Depot Road Bridge repair projected to cost Ridgefield $354,000

Depot Road Bridge will cost an estimated $2.3 million to repair, with the town's share $354,000. Water was high during the rains Dec. 14, 2019. An orange barrier closing the bridge is at far right.

Depot Road Bridge will cost an estimated $2.3 million to repair, with the town's share $354,000. Water was high during the rains Dec. 14, 2019. An orange barrier closing the bridge is at far right.

Macklin Reid / Hearst Connecticut Media

A $2 million repair plan for Branchville’s closed Depot Road Bridge — with a town cost projected at about $354,000, and remaining expenses shared by the federal and state governments — has been approved by the Board of Selectmen and sent on to the finance board with the goal of being presented to a Jan. 8 town meeting.

The town is also planning studies to find out if there might be steel rebar reinforcement within the bridge’s concrete structure that would allow it to be safely reopened before it is rebuilt, allowing cars — though, not trucks — to get in and out of Branchville train station.

“We’re going to be using ground-penetrating radar,” First Selectman Rudy Marconi told the Dec. 11 selectmen’s meeting.

The 109-year-old Depot Road Bridge is at the north end of Branchville train station, and was closed in October on the recommendation of the state, which had found structural problems suggesting the bridge could no longer be considered safe.

The town and state also have plans to rebuild the Portland Avenue Bridge, at the south end of Branchville station — an estimated $2.2 million project, with a town cost of $442,000 that was approved by voters more than a year ago.

Marconi told the Dec. 11 selectmen’s meeting that the Portland Avenue Bridge project — which involves a intersection realignment and the addition of a traffic light — couldn’t move ahead until the Depot Road Bridge was again open to traffic.

Having both bridges closed at the same time is viewed as unacceptable, since it would mean people trying to get into Branchville Train Station from Route 7 would have to drive all the way to Georgetown, and then come back to Branchville via Route 107 and Portland Avenue.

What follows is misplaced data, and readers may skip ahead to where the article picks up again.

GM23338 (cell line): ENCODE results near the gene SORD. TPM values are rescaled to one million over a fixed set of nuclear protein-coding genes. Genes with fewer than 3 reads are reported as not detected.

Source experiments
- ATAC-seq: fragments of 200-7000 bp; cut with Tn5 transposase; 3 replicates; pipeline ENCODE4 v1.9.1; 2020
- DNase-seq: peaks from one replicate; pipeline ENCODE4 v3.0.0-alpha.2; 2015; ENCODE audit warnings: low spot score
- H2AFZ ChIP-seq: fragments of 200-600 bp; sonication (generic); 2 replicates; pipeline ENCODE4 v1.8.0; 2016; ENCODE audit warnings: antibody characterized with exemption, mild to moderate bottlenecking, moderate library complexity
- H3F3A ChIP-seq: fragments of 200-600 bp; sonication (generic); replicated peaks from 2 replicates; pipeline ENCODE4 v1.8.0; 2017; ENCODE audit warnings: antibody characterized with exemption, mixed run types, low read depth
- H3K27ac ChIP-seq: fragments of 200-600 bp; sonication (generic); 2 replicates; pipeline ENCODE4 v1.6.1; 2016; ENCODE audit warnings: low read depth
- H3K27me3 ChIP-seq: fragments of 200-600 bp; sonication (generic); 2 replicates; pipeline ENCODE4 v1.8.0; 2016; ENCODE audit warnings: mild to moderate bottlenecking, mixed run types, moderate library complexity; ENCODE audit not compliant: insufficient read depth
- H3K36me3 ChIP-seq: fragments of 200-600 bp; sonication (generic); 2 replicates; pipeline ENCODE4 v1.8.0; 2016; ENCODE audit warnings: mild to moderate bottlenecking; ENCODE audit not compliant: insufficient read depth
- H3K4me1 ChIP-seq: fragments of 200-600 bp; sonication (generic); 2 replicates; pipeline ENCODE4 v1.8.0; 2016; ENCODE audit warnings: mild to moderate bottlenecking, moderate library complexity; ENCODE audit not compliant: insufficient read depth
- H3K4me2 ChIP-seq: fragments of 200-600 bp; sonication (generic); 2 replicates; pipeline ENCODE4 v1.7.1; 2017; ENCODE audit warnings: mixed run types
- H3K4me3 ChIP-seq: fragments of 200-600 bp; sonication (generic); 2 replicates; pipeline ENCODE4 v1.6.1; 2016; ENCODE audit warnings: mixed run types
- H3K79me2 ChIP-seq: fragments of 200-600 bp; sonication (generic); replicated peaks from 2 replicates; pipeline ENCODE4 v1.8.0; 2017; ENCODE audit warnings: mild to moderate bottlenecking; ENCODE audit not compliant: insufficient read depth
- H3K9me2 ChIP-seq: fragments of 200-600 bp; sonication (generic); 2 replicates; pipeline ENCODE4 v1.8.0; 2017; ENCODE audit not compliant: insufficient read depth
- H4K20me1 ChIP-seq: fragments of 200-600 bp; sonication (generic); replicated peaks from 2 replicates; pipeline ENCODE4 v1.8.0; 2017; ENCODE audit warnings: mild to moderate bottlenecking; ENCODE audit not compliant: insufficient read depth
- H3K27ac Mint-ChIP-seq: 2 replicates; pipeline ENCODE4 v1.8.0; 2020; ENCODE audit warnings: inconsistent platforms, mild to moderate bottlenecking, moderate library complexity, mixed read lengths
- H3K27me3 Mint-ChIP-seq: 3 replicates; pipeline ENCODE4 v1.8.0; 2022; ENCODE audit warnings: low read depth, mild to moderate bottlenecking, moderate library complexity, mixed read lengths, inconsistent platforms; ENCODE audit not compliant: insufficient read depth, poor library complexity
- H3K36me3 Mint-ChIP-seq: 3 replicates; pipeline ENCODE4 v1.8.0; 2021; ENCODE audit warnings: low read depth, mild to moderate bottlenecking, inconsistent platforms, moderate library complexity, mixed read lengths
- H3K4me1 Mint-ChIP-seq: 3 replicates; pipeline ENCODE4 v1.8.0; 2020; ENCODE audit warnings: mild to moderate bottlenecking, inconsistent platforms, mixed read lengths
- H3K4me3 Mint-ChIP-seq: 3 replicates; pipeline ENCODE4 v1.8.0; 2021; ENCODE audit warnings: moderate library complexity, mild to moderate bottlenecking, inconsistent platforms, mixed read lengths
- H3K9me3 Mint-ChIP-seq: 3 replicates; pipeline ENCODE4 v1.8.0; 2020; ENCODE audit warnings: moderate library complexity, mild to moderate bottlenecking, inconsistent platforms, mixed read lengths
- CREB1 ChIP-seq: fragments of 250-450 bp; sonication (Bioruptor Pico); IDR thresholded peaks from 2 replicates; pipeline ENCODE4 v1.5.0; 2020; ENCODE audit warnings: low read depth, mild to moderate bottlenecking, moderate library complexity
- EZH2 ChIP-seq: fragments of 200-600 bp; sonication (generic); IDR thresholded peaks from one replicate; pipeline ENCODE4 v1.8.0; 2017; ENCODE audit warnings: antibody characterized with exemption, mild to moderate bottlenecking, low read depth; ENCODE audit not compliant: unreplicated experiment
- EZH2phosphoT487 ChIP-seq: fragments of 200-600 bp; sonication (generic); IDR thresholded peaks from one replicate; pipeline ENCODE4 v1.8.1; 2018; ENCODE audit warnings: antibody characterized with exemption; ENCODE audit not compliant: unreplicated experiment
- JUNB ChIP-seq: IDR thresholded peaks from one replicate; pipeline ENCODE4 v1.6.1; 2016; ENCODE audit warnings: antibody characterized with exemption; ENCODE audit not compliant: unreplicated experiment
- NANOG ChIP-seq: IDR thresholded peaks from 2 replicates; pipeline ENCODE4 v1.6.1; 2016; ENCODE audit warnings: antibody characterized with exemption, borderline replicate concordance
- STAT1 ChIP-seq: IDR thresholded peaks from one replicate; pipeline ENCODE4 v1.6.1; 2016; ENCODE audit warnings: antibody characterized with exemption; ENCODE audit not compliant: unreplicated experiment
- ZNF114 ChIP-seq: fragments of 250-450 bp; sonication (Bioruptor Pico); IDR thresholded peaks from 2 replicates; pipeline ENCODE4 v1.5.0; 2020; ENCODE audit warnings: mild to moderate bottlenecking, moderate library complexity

“We have to do something,” Marconi said.

So the state’s plan is to do the Deport Road Bridge repairs first.

“They said it would be combined with Portland Avenue and the bid would reflect both bridges,” Marconi told the selectmen.

The town’s $354,000 share is 20 percent — but only of the construction cost, estimated at about $1.7 or 1.8 million, Marconi said.

The cost of the entire project is projected to about $2,275,000.

Portland Bridge

Back on Oct. 16 a public meeting was conducted in town by state Department of Transportation officials to outline plans for the Portland Avenue Bridge replacement project, which has been in the planning stages a few years.

The new Portland Avenue Bridge is expected to compliment the Branchville Transit Oriented Development or “TOD” project, which involves improving the area with new sidewalks, plantings and street lamps designed to enhance the neighborhood and encourage economic revitalization there.

A town meeting more than a year ago approved the town’s $442,000 share of the Portland Avenue Bridge replacement, which is projected to cost $2,210,000.

The plan is to add a traffic light on Route 7 at the Portland Avenue Bridge intersection. There would be three lanes of traffic — two 12-foot lanes for northbound and southbound through traffic on Route 7, and a 10-foot wide left-turning lane for southbound traffic on Route 7 waiting at the new light to turn left into Portland Avenue.

Depot Road Bridge

Former Town Engineer Charles Fisher, who in his retirement does work for the town as a consultant, detailed the problems with the Depot Road Bridge in a Sept. 10 letter based on a review by structural engineering consultant CME Associates and also a report from the state Department of Transportation (DOT).

“CME noted that the stacked stone arch was in serious condition with two large voids underneath the bridge created by missing stones,” Fisher wrote. “Since the last inspection, CME noted that the fill material between the stone arch and the overlying concrete slab continued to erode.

“Due to the condition of the structure and the unavailability of plans for the 109-year-old structure, CME was unable to assess a load rating for the bridge. Based on the inspector’s findings and the condition of the stone arch, CME recommended that the bridge be closed to vehicular traffic until it would be replaced.

“The state DOT noted similar concerns with respect to the bridge’s condition, The DOT noted deficiencies of the bridge’s concrete deck including hollowness throughout, hairline cracks, large scale spalls, efflorescence and water leakage, and ‘punk’ concrete.

“Within its report the state noted that the average daily traffic count (ADT) was 600 vehicles per day with a detour length of one mile. Of that amount, it was estimated that three percent of the bridge’s ADT was attributed to truck traffic,” Fisher wrote.